We start at stage 0 and slice up until whatever stage we are at (represented by the variable wrong_guesses ) plus one.


The reason we add one is because when you are slicing, the end slice does not get included in the results. This gives us only the strings we need to print the stage of the hangman we are currently on which we then print.


The last thing we do in our loop checks if the user has won the game If there are no more underscores in the score_board list, we know the user has guessed all the letters and won the game.


If the user has won, we print that they won and we print the word they correctly guessed. We also set the variable win to True which is used when we break out of our loop.


Once we break out of our loop, if the user won, we do nothing, and the program is over. If the user did not win, the variable win will be False. If that is the case we know the user lost the game and we print the full hangman, print “You lose!” followed by the word they incorrectly guessed:

if not win:

print ( ' \n ' .join(wrong_guesses[ 0 : stage]))

print ( 'You lose! The words was {}' .format(word))




One of the fundamental differences between different programming paradigms is the handling of state. The state is the data your program has access to. Programs store data in variables—so the state is the value of a program’s variables at a given time the program is running.


Imperative Programming

In Part I, we learned to program imperatively. Imperative programming can be described as “do this, then that”. An imperative program is a sequence of steps moving toward a solution—with each step changing the program’s state. An example of imperative programming would be:

x = 2

y = 4

z = 8

xyz = x + y + z

>> 14

Each step of the program changes the program's state. We get to xyz by first defining x, followed by y, followed by z and finally defining xyz.


Functional Programming

Functional programming is another popular programming paradigm. It originates from lambda calculus. Functional programming involves writing functions that—given the same input— always return the same output.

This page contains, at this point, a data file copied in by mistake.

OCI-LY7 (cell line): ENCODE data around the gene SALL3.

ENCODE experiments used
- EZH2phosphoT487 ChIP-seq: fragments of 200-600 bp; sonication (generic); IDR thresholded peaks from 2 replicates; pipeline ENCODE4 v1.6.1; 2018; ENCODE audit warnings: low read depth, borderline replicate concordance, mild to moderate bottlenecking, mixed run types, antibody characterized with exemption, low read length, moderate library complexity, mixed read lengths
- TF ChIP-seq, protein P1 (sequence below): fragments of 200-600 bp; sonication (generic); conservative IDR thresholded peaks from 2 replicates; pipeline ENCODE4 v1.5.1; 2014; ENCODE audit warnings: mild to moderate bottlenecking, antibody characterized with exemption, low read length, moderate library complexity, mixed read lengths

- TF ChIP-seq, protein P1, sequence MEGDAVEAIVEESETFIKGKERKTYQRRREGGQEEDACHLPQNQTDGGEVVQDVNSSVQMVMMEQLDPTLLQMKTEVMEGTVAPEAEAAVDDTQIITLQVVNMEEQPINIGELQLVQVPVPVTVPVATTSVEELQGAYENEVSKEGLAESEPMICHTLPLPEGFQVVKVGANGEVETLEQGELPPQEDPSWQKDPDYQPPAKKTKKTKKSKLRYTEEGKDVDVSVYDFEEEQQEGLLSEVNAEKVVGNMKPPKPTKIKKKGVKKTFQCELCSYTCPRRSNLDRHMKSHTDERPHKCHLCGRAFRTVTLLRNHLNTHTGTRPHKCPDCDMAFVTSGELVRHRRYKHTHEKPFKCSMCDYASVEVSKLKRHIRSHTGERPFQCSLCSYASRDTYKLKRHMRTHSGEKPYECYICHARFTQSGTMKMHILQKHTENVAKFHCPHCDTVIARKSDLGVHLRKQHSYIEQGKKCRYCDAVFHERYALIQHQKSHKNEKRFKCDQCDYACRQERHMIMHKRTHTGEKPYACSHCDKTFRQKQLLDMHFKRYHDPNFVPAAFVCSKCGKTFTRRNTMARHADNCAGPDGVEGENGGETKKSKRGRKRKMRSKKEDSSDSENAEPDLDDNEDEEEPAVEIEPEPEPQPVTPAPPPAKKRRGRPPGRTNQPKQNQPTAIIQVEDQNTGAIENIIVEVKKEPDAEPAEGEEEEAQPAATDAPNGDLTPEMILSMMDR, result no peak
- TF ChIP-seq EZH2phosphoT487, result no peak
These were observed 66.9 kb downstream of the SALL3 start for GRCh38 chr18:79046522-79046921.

In functional programming, you only program with functions, you do not use classes—a feature of object-oriented programming we will learn about shortly.


There is a lot of jargon in functional programming and Mary Rose Cook does a great job cutting through it with her definition, “Functional code is characterized by one thing: the absence of side effects. It doesn’t rely on data outside the current function, and it doesn’t change data that exists outside the current function.” 


She follows her definition with an example which I will also share with you. Here is an unfunctional function:

a = 0

def increment ():

global a

a += 1

Here is a functional function :

def increment (a):

return a + 1

The first function is unfunctional because it relies on data outside of itself, and changes data outside of the current function by incrementing a global variable.


The second function is functional because it does not rely on any data outside of itself, and it does not change any data outside of itself either. Functional programmers write functions this way to eliminate side effects—the unintended consequences that happen when you are constantly changing the state of your program.


Object-oriented Programming

The object-oriented programming paradigm involves writing programs where you define and create objects that interact with each other. We’ve been programming with objects this whole time—strings, integers, and floats are all examples of objects. But you can also define your own objects using classes.


Classes are the blueprint used to create objects. You can think of a class like the idea of an object. Think of an orange. An orange is an object. A fruit weighing between 2 to 10 ounces is the idea of orange—a class.


We can model oranges in Python by defining a class we can use to create orange objects. We define a class using the class keyword followed by the name we want to give our class. A class is a compound statement with a header followed by suites. You write suites after the header, which can be simple statements, as well as compound statements called methods.


Methods are like functions, but they are defined inside of a class, and can only be called on the object the class can create. We saw different examples of this in blog 5 when we called various methods on strings. Here is an example of how we can represent an orange using a class in Python:


class Orange :

print ( "Orange created!" )


We started with the class keyword followed by the name of our class—in this case, Orange because we are modeling oranges. By convention, classes in Python always start with a capital letter and are written in camelCase—which means if a class name is made up of more than one word, the words should not be separated by an underscore (like a function name), instead each word should be capitalized like this.